The example of India is most poignant, because in that country the average discretionary income of citizens is doubling every five years; All Britain’s leaders must do now, is to work respectfully with Prime Minister Narendra Modi and his ministers to the end that British exports to India are welcome and that Indian exports to the UK are just as welcome. (It helps if both countries aren’t manufacturing and selling the same items, of course) If India sells toasters in both countries then Britain should sell kettles in both countries, if you take my meaning. The less overlap, the better.
A few years from now, when a larger percentage of India’s 1.5 billion population can afford to buy a new car, perhaps Indian companies will offer tuk-tuks, small cars and farm trucks for sale in India and the UK, while the UK sells family sedans and Landrovers in India and the UK.
Any other method of working to each country’s strengths — without stepping on each other’s toes — would also be profitable for companies of both countries. What matters is that whatever method is chosen works for companies in both countries.
With the right approach to rapidly growing countries and some standardized and respectful trade rules, the UK could help to grow the global pie, dramatically increase its own exports, keep good relations with exporting superpowers in Europe, China, and America, and be seen as a ‘White Knight’ to developing nations by playing a pivotal and ongoing role in helping them to build their economies.
That future is so much better than bickering over fractions of market share with other (and economically superior) exporting nations — the very countries that Britain depends upon in many ways.
Here’s to ‘Win-Win’ paradigms and growing the global economic pie; A plan that will work for the United Kingdom more than almost any other country — while preventing harm to Britain’s present and important trade relationships.
by John Brian Shannon | August 5, 2016
British Foreign Policy post-Brexit
Now that Britain is delinking itself from the European Union’s foreign policy construct, the country is again free to chart its own course, instead of a foreign policy based on literally hundreds of compromises made to appease EU government and corporate leaders, and EU citizens.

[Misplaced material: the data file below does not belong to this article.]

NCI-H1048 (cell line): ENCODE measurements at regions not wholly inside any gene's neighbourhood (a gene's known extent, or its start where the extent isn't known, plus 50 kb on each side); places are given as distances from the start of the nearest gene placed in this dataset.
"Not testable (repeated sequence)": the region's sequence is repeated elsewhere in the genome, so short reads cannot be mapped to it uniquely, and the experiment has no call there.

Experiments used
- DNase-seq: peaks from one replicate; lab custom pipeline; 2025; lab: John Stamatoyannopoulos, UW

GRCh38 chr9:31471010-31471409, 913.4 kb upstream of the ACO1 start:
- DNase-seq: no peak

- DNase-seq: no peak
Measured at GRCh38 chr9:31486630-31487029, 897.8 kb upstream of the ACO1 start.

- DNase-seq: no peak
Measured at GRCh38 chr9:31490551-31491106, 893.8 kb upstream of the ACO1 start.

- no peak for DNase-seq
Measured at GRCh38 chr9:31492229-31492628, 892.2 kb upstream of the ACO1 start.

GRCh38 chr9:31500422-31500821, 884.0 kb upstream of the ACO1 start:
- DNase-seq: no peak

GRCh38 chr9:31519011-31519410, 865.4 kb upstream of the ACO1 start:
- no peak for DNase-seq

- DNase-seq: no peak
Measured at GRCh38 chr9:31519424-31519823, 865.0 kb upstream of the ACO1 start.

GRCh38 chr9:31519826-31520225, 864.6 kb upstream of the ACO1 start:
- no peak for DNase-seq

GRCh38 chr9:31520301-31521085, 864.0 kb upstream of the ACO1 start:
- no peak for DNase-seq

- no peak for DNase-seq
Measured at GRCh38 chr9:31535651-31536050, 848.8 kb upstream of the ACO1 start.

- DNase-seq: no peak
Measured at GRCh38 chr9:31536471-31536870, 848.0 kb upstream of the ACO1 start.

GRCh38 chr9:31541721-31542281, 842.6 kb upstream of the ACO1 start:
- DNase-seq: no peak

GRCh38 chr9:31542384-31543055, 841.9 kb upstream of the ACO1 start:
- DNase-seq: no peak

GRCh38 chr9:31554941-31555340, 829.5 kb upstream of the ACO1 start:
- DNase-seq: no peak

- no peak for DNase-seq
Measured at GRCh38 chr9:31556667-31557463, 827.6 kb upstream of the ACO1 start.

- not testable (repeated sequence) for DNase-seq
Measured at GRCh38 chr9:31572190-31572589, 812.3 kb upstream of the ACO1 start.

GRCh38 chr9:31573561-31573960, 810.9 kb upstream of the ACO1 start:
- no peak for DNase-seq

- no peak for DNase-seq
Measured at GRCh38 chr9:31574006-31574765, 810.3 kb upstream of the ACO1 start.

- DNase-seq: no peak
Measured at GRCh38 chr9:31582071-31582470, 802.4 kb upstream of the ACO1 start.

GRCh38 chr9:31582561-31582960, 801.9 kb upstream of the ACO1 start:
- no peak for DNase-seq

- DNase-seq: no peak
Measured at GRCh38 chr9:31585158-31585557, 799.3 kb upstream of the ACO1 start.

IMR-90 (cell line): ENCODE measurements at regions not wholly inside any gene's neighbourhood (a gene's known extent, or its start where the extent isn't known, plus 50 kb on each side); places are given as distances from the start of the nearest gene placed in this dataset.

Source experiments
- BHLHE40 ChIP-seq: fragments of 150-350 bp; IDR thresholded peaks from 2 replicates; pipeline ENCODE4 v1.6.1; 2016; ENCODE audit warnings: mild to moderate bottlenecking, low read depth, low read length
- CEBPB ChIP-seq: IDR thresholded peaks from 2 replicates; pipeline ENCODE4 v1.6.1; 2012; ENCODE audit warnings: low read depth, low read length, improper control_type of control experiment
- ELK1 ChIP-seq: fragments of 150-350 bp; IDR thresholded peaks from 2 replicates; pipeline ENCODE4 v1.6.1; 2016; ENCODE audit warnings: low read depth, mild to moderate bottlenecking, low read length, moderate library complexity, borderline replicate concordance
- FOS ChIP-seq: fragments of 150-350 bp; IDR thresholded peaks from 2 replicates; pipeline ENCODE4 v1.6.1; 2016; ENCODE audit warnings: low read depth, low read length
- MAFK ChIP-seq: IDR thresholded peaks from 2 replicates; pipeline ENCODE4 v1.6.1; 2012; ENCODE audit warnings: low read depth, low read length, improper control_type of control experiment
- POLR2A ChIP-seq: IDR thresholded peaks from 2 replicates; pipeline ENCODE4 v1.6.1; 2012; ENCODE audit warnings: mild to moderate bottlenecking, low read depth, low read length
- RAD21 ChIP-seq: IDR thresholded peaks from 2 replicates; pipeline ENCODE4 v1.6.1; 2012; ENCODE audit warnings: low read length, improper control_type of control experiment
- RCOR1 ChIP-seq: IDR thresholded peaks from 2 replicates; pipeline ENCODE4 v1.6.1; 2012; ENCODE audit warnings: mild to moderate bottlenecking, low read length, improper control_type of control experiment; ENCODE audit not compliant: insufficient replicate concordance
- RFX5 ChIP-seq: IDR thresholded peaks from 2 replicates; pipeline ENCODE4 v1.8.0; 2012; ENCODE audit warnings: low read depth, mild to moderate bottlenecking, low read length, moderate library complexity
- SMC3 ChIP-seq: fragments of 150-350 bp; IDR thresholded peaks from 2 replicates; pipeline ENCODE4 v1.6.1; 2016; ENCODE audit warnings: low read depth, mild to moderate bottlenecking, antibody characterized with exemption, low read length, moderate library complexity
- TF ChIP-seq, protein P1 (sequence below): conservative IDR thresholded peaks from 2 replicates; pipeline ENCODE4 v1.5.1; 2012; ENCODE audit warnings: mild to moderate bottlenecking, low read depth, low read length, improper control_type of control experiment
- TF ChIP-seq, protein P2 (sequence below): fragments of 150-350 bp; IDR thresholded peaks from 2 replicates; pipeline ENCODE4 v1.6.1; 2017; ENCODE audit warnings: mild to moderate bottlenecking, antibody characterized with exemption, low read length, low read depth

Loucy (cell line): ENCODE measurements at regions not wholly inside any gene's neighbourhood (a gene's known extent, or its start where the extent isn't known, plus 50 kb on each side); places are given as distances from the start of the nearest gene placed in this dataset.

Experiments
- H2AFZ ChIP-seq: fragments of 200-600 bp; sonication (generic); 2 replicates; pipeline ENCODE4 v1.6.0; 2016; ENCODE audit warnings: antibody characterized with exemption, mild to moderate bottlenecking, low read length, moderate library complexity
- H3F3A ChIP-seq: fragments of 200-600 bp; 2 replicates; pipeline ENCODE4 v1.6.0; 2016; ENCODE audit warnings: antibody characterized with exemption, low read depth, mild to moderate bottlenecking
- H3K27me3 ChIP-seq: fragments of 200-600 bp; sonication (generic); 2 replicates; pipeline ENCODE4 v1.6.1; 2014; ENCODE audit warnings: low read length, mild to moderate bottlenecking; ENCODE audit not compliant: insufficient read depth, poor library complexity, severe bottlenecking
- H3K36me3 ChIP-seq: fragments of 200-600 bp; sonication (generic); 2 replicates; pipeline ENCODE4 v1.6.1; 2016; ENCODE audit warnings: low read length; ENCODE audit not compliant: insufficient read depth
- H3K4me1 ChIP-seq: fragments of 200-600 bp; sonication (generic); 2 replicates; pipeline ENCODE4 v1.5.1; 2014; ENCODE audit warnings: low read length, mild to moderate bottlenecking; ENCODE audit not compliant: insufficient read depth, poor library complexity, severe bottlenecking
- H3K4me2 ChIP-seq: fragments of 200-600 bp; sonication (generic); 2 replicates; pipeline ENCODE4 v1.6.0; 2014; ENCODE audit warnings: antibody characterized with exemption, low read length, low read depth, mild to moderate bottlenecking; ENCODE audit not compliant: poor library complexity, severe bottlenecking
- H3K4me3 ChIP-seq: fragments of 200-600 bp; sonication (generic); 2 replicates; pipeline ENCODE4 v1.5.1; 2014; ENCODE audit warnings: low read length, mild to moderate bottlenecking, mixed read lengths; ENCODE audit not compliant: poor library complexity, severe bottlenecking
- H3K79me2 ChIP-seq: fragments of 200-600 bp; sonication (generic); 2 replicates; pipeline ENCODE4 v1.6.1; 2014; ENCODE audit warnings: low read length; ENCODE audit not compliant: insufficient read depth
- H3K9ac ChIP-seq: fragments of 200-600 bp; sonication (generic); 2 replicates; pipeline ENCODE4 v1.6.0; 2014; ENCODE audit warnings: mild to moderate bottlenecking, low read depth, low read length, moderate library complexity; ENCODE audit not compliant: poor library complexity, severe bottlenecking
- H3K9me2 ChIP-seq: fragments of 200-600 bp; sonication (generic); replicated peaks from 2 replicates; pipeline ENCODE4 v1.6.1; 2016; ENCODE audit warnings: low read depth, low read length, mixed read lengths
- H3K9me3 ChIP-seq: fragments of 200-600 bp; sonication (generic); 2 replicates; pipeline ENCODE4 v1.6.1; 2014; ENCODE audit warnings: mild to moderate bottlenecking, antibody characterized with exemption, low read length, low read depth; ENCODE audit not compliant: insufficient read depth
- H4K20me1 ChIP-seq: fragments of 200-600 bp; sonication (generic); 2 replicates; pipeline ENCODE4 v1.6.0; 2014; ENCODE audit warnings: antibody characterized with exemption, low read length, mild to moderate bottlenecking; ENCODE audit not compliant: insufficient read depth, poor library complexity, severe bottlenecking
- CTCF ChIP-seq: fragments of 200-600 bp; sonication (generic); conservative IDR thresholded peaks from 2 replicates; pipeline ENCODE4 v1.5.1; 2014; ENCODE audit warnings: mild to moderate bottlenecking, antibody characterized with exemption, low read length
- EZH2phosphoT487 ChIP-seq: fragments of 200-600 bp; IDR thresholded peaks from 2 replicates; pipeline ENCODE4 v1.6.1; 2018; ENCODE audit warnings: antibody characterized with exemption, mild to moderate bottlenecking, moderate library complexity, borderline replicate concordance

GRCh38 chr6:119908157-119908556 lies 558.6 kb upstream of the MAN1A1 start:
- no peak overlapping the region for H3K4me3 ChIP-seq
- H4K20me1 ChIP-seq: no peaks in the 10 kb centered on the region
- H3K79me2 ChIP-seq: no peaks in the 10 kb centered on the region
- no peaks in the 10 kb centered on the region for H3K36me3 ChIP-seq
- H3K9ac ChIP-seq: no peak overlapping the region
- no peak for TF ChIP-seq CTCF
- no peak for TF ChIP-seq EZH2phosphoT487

The United Kingdom has an incredibly clean slate having shed its colonial power and responsibilities in the 20th century, and is presently shedding the EU construct early in the 21st century.
Windows of opportunity as large as the sky abound.
Of course, Brexit is a recent development, so we’re in early days yet.
But the possibilities are almost limitless from a foreign policy perspective. The British government could follow any existing foreign policy model or choose to create something novel and fine-tune it over time.
Central to any nation’s well-being is robust international trade. Gone are the days when a nation could survive on domestic trade alone. Today’s world requires an economy that fires on all cylinders — and that means foreign trade.
Nations with a heavy commitment to international trade also have thriving economies. Therefore, it’s mandatory that foreign policy be designed to attract the greatest number of businesses.
However, ‘doing what everyone else does’ in the foreign policy department just doesn’t cut it. Today, foreign policy leaders and bureaucrats must innovate policies that match the strengths of their particular country and sell it on its merits.
I: Strengthening the Business Case for Transnational Corporations to Headquarter in Britain
II: Working to the Strengths of British Industry and thereby Facilitating Massive Trade Surpluses
Convincing transnational corporations to relocate their headquarters (or even a branch operation) to Britain is one thing (and a very desirable thing) but it’s only half the story. The other half of the story is helping to create a massive export-driven economy, exporting billions of pounds worth of goods each month.